Here is a quick tip for wire wheel brushes without nuts, such as those typically used on bench grinders, to increase their performance and lifespan: Rotate them sometimes in the opposite direction to take advantage of the consequent self-sharpening motion.

Simply unmount the brush from the spindle, flip the wire brush 180 degrees, and then firmly remount the brush to change the rotation direction.


Crimped-wire brushes are all-purpose tools that can be applied to various tasks. They are constructed from stiff, hard-drawn wire that supports individual filaments. Crimped-wire brushes offer flexibility for light- to medium-duty brushing action and should be used on components that a knot brush's effect can harm.

Knot-wire brushes are constructed from straight, heat-treated wire filaments twisted to resemble cable or wire rope. In heavy-duty applications on parts that call for high-impact action, they offer less flexibility and aggressive brushing action than crimped brushes. Knot-wire brushes are widely used in welding applications to eliminate severe contaminants such as numerous coats of paint, rust, scale, oxides, and large burrs.


To reduce the chance of "after-rust" developing on the work surface, stainless steel brushes are frequently used on nonferrous metals like stainless steel, aluminum, etc. You can maximize these tools' efficiency by following certain procedures.

A stainless steel brush should not be used on stainless steel after using carbon steel because after-rust may develop. To avoid contamination, keep all stainless brushes out of reach of steel workbenches and other surfaces where carbon steel particles might come into contact with them.

Contrary to what many people believe, stainless steel brush wires are magnetic. Because of this, brushes cannot be tested using the tried-and-true method of employing a magnet to determine if steel is stainless or carbon. Brush wire is created by pulling the material, which magnetically attracts it. The drawing results can be reversed by igniting the wire with a match until it is red-hot. The wire won't be drawn to a magnet after heating if it is Type 302 stainless steel.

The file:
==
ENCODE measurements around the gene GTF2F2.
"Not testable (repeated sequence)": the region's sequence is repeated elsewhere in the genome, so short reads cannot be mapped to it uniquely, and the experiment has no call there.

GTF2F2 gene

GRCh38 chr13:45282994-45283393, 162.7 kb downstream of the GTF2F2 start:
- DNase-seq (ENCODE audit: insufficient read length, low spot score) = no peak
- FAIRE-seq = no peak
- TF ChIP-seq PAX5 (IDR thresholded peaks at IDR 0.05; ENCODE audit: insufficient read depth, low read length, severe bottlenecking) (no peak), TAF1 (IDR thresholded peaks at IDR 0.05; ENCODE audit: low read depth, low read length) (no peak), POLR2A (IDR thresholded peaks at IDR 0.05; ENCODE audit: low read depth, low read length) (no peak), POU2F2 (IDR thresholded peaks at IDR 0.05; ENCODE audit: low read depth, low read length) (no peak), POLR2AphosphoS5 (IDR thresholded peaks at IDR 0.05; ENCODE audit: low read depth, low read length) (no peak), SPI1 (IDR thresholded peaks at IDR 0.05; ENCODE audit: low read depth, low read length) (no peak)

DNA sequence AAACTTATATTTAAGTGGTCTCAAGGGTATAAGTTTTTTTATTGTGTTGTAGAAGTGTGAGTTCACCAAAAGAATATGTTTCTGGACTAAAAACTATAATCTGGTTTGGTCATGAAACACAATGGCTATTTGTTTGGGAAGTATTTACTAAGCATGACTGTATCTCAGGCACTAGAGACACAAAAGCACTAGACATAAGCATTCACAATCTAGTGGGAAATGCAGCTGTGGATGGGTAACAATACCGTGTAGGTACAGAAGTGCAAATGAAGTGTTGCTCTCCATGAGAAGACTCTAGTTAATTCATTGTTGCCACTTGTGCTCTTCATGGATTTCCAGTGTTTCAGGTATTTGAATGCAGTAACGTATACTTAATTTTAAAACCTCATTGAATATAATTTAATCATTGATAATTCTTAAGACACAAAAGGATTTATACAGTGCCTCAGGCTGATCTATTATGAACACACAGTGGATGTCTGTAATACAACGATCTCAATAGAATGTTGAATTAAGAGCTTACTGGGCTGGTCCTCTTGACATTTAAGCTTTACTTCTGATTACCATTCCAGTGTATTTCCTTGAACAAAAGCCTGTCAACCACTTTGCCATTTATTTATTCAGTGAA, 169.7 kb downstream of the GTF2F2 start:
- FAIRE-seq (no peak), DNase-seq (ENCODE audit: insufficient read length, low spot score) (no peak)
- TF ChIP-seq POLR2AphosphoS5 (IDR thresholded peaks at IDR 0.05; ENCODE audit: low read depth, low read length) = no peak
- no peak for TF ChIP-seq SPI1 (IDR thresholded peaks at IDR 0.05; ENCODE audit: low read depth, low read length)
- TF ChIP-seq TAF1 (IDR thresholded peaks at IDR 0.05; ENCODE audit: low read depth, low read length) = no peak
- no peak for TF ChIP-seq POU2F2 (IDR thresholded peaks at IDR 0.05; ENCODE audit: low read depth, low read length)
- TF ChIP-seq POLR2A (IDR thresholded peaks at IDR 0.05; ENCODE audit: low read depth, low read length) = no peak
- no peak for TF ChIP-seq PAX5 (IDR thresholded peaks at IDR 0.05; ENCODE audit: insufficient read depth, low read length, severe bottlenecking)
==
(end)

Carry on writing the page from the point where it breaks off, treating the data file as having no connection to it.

Before starting any significant procedures, degrease stainless steel wire brushes. After using the brushes, degrease them and wrap them in plastic if you plan to store them. The brushes' magnetic qualities may gather foreign objects if stored without protection for a time, leaving rust behind when repurposed.


Despite stainless steel's after-rust removal advantage, carbon steel is superior in cutting action and fatigue resistance. Choosing carbon steel brushes with filaments composed of high-quality materials is crucial when buying them for industrial purposes. Look for high-tensile steel that has been heat-treated, oil-tempered, or both, particularly in wire sizes of 0.008 inches and larger.

Although you can get cheaper brushes at your local hardware store or DIY retailer, you might find that you spend more in the long run. This is due to decreased productivity, longer changeover times, and brush replacement expenses. A $5 brush, for instance, lasts an hour, whereas a $10 brush lasts more than a day.

Previous article How Long Do Wire Brushes Typically Last, And When Should They Be Replaced?